Sheriff wants to add deputy to serve as resource officer in Steamboat schools | SteamboatToday.com
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Sheriff wants to add deputy to serve as resource officer in Steamboat schools

The Strawberry Park campus of the Steamboat Springs School District is not in city limits, meaning it is within the jurisdiction of the Routt County Sheriff’s Office and not the Steamboat Springs Police Department. Because of this, Sheriff Garrett Wiggins is asking to have one of his deputies serve in the school rather than a police officer. (Photo by John F. Russell)

Editor’s note: This story has been updated to include the cost of the school resource deputy.

Routt County Sheriff Garrett Wiggins is asking to have one of his deputies serve as a resource officer in two schools in the Steamboat Springs School District for the next school year rather than an officer from the Steamboat Springs Police Department.

Because the schools in question — Steamboat Springs Middle School and the new Sleeping Giant School — are not within city limits, the officer has needed to be deputized by Wiggins in the past. Now, Wiggins said he would be more comfortable if one of his deputies served in this role.



“If we are going to have law enforcement officers in schools that are in my jurisdiction, my preference would be that it is one of my deputies that would provide that service,” Wiggins said during a Routt County Board of Commissioners meeting Tuesday.

Previously, school resource officers have been provided by the Steamboat Springs Police Department and paid for by the city. Wiggins said there has generally been a spoken agreement between the two organizations allowing police officers to serve in these roles in the county, but he said he no longer thinks these types of agreements are a good idea.



Now, the city has asked the district to shoulder some of the burden to fund these officer positions, and the district has agreed to split the salary of the officer equally. Wiggins said he has deputies on his staff certified to serve as a resource officer, but he would still need to add a deputy to his force.

The cost of the deputy would be about $102,000 in the first year including the purchase of a used patrol vehicle, about $40,000 of which would be paid by the district. After the first year the cost is the salary of the officer which can range between $75,000 and $90,000, with the county picking up the cost not covered by the districts contribution.

Steamboat Superintendent Brad Meeks said he would prefer to work this out without requiring agreements with multiple law enforcement agencies to keep things simpler for the district.

Commissioner Tim Redmond questioned how these officers would work together since they are not in the same organization, but Wiggins emphasized that many of their policies are the same, and the two organizations work well together already.

“Those individuals, because they are in the schools, they are going to work together, whether it is on their own or by demand from the chief and the sheriff,” Wiggins said. “They are going to work hand in hand, because they are going to be dealing with some of the same kids, whether they are at the middle school or the high school.”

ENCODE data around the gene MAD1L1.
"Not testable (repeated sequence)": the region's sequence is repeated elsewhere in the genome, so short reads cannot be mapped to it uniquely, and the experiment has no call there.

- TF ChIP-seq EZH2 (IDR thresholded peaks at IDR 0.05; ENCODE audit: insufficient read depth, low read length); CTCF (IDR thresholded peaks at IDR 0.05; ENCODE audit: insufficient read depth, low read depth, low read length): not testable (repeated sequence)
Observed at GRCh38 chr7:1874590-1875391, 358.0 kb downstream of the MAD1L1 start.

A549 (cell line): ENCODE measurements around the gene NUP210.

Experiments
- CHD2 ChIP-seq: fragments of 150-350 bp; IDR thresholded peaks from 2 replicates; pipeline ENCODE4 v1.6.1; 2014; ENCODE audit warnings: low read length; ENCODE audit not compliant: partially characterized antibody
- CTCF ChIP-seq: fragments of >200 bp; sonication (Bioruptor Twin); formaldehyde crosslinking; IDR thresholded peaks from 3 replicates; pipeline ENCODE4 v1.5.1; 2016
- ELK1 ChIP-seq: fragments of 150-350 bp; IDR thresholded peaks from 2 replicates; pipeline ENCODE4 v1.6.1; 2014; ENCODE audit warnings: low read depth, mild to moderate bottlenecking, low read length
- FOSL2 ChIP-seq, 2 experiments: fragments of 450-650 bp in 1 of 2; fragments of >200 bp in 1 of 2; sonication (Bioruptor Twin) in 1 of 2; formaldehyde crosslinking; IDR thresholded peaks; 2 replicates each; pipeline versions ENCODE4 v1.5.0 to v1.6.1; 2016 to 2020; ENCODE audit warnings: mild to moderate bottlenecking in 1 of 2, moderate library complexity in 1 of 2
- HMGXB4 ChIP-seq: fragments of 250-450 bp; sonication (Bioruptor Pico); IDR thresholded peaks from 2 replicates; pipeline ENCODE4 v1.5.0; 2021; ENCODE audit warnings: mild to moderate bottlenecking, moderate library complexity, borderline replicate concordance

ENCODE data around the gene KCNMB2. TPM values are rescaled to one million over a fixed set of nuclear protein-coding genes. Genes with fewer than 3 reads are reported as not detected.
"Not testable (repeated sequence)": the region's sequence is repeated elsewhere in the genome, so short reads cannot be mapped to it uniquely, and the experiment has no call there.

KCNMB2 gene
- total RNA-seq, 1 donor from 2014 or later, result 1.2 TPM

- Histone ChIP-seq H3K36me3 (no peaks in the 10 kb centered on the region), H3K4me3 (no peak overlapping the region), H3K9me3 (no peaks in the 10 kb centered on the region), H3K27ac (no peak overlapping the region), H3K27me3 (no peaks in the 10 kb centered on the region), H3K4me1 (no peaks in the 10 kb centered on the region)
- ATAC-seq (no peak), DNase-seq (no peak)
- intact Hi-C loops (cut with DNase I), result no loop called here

School resource officer programs are meant to create a safe environment in schools by building a rapport between students, staff and law enforcement. Wiggins said these positions are part of the Sheriff’s Office’s community policing programs aimed at building relationships where students don’t fear the police.

Commissioner Beth Melton questioned the county spending this money on the Steamboat school district when they don’t make similar expenditures for other districts in the country.

“I understand the concerns of the sheriff,” Melton said. “I understand it is a less preferable option to have the city of Steamboat Springs fill this position. I have a hard time justifying to myself why Routt County should provide this funding.”

Redmond said he wanted to make sure that if he voted to approve the funding for this officer, minority students would be treated with the same respect as white students.

“A lot of times minority students wind up being criminalized,” Redmond said, sharing a story about his son’s experience with law enforcement in school.

“I don’t care what color your skin is, I don’t care where you came from, I don’t care your gender, I don’t care about any of that,” Wiggins said. “Even if you are a criminal, and you’re a known criminal, we always treat you with dignity and respect.”

Redmond said he was looking for some sort of check and balance on this role, potentially with a yearly review. Meeks explained it is not the officer’s responsibility to discipline students, and he would intervene if the district was not satisfied with the deputy’s conduct.

“Unless there is some crime committed, that is still a principal’s job,” Meeks said.

Wiggins said his department has never had an issue with deputies being racist or treating people of color differently than whites while he has been sheriff. He added that about a quarter of his staff are people of color, and his office spends about three months on the background check process to ensure any candidates with racist tendencies are removed from consideration.

Commissioners delayed a decision on whether to approve the new position to an upcoming meeting. Meeks said he would ideally have someone in this role by the middle of August, but it is more important to hire the right person.


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